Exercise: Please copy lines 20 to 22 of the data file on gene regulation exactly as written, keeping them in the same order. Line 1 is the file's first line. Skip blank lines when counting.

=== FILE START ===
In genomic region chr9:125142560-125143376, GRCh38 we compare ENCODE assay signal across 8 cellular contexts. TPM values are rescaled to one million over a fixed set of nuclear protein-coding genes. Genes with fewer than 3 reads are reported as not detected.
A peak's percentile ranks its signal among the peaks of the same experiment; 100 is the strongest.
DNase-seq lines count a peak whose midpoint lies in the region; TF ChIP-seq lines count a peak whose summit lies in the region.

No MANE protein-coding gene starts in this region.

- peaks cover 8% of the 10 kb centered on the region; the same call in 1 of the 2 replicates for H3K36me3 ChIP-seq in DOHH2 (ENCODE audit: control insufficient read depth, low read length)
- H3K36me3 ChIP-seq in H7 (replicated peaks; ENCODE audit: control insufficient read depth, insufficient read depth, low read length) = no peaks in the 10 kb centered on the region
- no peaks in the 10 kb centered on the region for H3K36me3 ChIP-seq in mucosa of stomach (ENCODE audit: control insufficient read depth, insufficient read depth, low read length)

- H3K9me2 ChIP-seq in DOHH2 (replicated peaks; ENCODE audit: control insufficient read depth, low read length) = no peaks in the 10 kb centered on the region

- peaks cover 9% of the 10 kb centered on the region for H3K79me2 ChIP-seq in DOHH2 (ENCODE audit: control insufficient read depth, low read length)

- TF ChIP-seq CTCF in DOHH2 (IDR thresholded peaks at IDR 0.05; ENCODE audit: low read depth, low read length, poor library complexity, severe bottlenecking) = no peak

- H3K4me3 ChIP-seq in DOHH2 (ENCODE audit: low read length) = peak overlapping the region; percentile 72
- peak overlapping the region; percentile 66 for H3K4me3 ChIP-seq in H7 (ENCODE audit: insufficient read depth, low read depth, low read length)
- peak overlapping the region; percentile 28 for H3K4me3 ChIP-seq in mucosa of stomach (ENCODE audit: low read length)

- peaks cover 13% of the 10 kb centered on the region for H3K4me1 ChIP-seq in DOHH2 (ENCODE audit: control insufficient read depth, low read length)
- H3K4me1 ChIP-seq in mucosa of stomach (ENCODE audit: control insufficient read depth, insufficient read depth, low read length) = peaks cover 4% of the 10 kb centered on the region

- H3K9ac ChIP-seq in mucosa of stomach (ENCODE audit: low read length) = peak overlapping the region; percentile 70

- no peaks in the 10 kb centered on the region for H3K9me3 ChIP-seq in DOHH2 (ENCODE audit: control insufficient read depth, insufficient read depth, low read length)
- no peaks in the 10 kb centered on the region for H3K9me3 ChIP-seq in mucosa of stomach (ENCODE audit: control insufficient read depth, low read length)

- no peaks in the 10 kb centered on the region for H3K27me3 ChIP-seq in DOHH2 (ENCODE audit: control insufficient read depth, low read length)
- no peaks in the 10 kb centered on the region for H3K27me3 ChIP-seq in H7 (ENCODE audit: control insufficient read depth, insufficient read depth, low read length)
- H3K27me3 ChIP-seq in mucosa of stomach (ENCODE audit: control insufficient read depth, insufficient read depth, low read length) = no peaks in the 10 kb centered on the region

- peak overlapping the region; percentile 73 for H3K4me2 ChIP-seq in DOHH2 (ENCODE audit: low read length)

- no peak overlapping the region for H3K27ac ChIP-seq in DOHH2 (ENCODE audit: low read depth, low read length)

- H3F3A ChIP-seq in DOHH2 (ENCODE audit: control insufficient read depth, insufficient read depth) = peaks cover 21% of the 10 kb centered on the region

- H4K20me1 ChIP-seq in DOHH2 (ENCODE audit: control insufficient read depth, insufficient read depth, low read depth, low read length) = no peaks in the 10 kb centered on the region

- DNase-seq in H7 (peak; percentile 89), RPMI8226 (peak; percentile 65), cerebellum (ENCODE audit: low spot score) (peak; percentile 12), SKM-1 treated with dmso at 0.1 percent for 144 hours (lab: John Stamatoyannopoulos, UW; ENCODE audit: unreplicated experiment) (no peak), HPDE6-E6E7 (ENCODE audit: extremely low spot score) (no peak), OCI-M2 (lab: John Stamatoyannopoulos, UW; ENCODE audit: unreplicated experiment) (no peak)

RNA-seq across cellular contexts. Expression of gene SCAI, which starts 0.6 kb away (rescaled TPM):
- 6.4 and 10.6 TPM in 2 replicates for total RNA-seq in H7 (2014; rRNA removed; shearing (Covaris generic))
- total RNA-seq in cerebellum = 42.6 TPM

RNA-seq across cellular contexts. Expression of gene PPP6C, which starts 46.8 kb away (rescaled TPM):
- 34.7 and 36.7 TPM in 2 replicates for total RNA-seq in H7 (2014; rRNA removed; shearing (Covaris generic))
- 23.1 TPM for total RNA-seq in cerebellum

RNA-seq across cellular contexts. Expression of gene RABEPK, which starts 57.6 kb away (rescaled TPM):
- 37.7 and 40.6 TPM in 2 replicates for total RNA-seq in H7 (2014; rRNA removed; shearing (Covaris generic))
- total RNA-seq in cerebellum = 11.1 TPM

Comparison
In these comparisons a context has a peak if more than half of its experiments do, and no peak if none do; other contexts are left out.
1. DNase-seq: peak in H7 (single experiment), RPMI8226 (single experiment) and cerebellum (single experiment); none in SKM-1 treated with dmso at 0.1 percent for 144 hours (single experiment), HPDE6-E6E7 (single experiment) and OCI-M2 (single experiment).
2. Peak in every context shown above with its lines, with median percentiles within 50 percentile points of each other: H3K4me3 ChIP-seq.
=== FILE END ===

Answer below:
- no peaks in the 10 kb centered on the region for H3K27me3 ChIP-seq in H7 (ENCODE audit: control insufficient read depth, insufficient read depth, low read length)
- H3K27me3 ChIP-seq in mucosa of stomach (ENCODE audit: control insufficient read depth, insufficient read depth, low read length) = no peaks in the 10 kb centered on the region

- peak overlapping the region; percentile 73 for H3K4me2 ChIP-seq in DOHH2 (ENCODE audit: low read length)